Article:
18 Opportunity Knocks for LG ………………….. but we need a game plan

19 How Important Is LG in Australia? It’s big business Annual expenditure: $29 billion Employment: 190,000 Assets $300 billion Mining industry employment: 190,000 Steel industry employment: 91,000 Automotive manufacturing employment: 45,000 Steel industry turnover: $29 billion

20 Productivity? LG spending as % of total public sector spending 1995/6: 12% 2010/11: 6% Scope of LG activities: +20% (Hawker) Scope of Federal & State Govt activities: Reduced

21 The Future of LG to Date Lot of talking > agreed that: LG is about (vision): – facilitating the building of strong and successful communities (not just RRR) –improving community well-being and social capital –place making –making sure citizens feel engaged and valued

22 The Future of LG to Date The role of LG is to promote community governance and advocacy (LG brokers agreed outcomes via strategic alliances but should not be trying to do everything) –LG provides or facilitates or supports whatever brings about the best outcome for the community: the Councillors role is to govern If LG wants to gain some control over its own destiny it needs to embrace/drive change and reform (until now all major decisions about LG taken by others)

23 FOLG to Date Vision for LG: stronger communities (and more capable local government)

24 Number of Councils in Australia 1910: 1067 2011: 565 (Business lobby: 200)

25 LG Reform Activity Qld 2008Imposed amalgamation NT 2008Supported amalgamation but rushed implementation Perth Councils 2012 Amalgamation review in process by WA Govt Tasmania 2011 Southern Tasmania Councils report tabled. Sewerage & water body amalgamations NSW 2012Destination 2036





30 NSW: Destination 2036 Aim: how LG would modernise, reform and improve: to eliminate ‘haves’ and ‘have nots’ in community services Action plan (June 2012): strategic directions –Efficient and effective service delivery –Quality governance and leadership in LG –Financial sustainability in LG –Appropriate, flexible structural models: greater cooperation between Councils: share skills, technology, ideas and resources –Strong relationships within LG Independent Panel re boundary change: report by July 2013

31 Change LG is most likely going to change more in the next 5-10 years than in the past 50 years. The only question is who will be in the driver’s seat. In 4 years time Victoria will have Councillors in place for 2020. The majority of these Councillors will be in place in 2012. LG benchmarked against banks: same back end

32 Gospel: ‘Do More With Less’ Amalgamation is the easy ‘reform’: what is the position of LG? Have we done the hard yards? What is our game plan? What are the benefits of Total Place? What are the benefits of co-design? Who will take the lead in this discussion? Who will have evidence to put on the table?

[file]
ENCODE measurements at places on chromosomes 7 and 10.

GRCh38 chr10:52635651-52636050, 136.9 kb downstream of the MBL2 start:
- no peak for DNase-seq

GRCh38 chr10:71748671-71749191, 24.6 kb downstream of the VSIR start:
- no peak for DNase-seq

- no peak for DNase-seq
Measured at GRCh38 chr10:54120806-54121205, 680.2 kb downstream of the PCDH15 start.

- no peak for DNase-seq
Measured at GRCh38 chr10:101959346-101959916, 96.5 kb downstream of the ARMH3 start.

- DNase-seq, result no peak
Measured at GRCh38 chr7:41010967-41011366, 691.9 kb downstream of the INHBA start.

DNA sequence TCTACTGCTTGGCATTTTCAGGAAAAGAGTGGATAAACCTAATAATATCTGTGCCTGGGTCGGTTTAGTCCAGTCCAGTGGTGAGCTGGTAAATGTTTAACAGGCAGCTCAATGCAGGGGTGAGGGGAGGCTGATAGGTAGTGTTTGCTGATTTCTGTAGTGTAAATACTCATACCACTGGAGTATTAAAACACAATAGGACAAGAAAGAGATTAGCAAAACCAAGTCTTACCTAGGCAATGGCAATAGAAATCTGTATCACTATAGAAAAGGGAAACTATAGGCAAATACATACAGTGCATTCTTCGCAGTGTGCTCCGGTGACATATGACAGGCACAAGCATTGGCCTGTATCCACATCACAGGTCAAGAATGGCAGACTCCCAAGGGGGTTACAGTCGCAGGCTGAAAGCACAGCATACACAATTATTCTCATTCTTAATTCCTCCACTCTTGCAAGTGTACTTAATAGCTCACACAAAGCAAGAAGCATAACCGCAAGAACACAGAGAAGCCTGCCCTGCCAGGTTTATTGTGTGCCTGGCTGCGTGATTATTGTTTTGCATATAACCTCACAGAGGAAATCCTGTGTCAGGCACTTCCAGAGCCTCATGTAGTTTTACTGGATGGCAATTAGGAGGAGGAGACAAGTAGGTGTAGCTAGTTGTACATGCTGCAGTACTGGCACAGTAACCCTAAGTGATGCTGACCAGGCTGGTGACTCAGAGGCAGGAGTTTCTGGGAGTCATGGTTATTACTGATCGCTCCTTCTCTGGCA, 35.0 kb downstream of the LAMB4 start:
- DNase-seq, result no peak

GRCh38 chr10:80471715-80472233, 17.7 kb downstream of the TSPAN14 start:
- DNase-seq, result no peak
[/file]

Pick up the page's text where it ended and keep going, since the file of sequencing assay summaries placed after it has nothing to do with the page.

33 The ‘UK’ Future Is Coming to a Council Near You… but more slowly Less dollars, lower taxes Cost shifting/rising community expectations Citizens wanting more control/influence Skills loss/shortages: knowledge loss Growing unfunded infrastructure renewal gap ($1.2 billion pa on local roads alone) In 10 years time, the whole Council budget will be needed for adult social care >A perfect storm!

34 Imperative for LG  improve collaboration  Local Government only has strength when it acts as a sector  Before we act we need a game plan

35 Let’s Embed Collaboration Collaboration improves ability of Councils to transform service delivery: no sense having 560 separate solutions/systems to address common issues. The collective capability of Councils far outweighs what any single Council can achieve alone. Collaboration is the key to joined-up service and a seamless experience for citizens

36 Collaboration Councils are leaders in regional Australia: they need to drive innovation and the knowledge base of their regions: otherwise there will be more ‘have nots’. Council collaboration is as much about the economic development of regions as it is about Council efficiency.

37 10 Things About LG LG does great things but hides its light under a bushel LG is judged as a sector, not on the performance of individual Councils LG greatest strength is its connection to the community. Knowing what is important to communities is ‘gold’ (holy grail) The need for LG to speak for ‘local’ has never been greater, as State and Federal Governments focus on regional Other levels of government want to fund communities, not local government

38 10 Things About LG LG only has strength as a sector LG can have its cake and eat it too: preserve its democratic base and change the way it does business (collaborate across boundaries) Inconsistency of standards across Councils will result in a slow death. LG often frustrates business, who mark the performance of LG, and lobby….